Li­a­bil­i­ties of Tak­ing a Friend Rid­ing

Horse & Rider - - We Hear You -

I was very sur­prised that you ad­vo­cated and pro­moted hav­ing a pri­vate per­son in­vite some­one other than a fam­ily mem­ber to ride their horse in your Septem­ber 2016 is­sue. (“Take the Pledge,” From the Edi­tor.) I un­der­stand that ev­ery state has its own rules about li­a­bil­ity, but I’d never al­low anyone, es­pe­cially a stranger, to ride my horse. My un­der­stand­ing is that even if the in­jured rider didn’t want to fi le suit against you that their in­sur­ance com­pany could. It’s too big a chance to take; I can’t af­ford in­sur­ance to cover just anyone rid­ing my horses.

LOUISE H. LESTER, Maine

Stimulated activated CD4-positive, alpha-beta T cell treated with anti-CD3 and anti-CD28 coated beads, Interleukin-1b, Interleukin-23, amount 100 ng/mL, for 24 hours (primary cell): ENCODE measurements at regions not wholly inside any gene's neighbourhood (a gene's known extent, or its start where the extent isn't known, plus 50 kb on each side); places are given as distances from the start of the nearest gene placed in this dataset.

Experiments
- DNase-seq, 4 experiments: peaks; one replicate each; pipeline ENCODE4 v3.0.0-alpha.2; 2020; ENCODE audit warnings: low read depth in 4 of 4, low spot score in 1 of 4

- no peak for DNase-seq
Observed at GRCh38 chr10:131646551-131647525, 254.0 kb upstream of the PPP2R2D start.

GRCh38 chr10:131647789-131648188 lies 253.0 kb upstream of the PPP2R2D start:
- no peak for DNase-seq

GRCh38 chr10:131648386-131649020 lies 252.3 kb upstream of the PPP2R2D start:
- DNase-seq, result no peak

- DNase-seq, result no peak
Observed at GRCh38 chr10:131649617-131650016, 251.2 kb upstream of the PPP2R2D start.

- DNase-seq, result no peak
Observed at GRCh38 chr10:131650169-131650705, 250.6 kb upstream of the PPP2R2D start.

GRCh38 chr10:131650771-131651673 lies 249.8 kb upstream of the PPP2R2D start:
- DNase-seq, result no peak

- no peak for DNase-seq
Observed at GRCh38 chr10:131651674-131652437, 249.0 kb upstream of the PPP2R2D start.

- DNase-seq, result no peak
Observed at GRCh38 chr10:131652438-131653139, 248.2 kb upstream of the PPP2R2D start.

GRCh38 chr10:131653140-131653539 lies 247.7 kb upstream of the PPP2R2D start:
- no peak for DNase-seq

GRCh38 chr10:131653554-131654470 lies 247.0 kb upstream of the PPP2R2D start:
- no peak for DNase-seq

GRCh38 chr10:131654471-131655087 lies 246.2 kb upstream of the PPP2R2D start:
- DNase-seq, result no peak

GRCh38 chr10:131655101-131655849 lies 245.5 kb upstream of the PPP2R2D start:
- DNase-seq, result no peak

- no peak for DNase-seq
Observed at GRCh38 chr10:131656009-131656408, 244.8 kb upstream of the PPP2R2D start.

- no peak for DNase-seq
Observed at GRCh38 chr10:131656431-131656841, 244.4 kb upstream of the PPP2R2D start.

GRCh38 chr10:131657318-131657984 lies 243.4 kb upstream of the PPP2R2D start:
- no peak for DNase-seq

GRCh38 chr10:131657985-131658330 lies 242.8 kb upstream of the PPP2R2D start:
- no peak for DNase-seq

Edi­tor’s Note: We asked the of­fi­cials of Time to Ride to ad­dress these con­cerns. Here’s their re­sponse.

“Pro­fes­sion­als tak­ing part in Time to Ride pro­grams must ad­here to li­a­bil­ity in­sur­ance re­quire­ments, rules, and safety stan­dards. Non-pro­fes­sional in­di­vid­u­als are rec­om­mended to look into or­ga­ni­za­tions such as state horse coun­cils, many of which of­fer per­sonal li­a­bil­ity pro­tec­tion as a mem­ber ben­e­fit at no ad­di­tional cost. It is the horse owner/rider’s re­spon­si­bil­ity to pro­vide a safe en­vi­ron­ment; ap­pro­pri­ate mount, tack, and equip­ment; and be fa­mil­iar with all rid­ers’ abil­ity level. If there is any ques­tion about the safety of a sit­u­a­tion, un­mounted ac­tiv­i­ties are a good al­ter­na­tive that are safe, fun, ed­u­ca­tional and be­gin­ner-friendly.”

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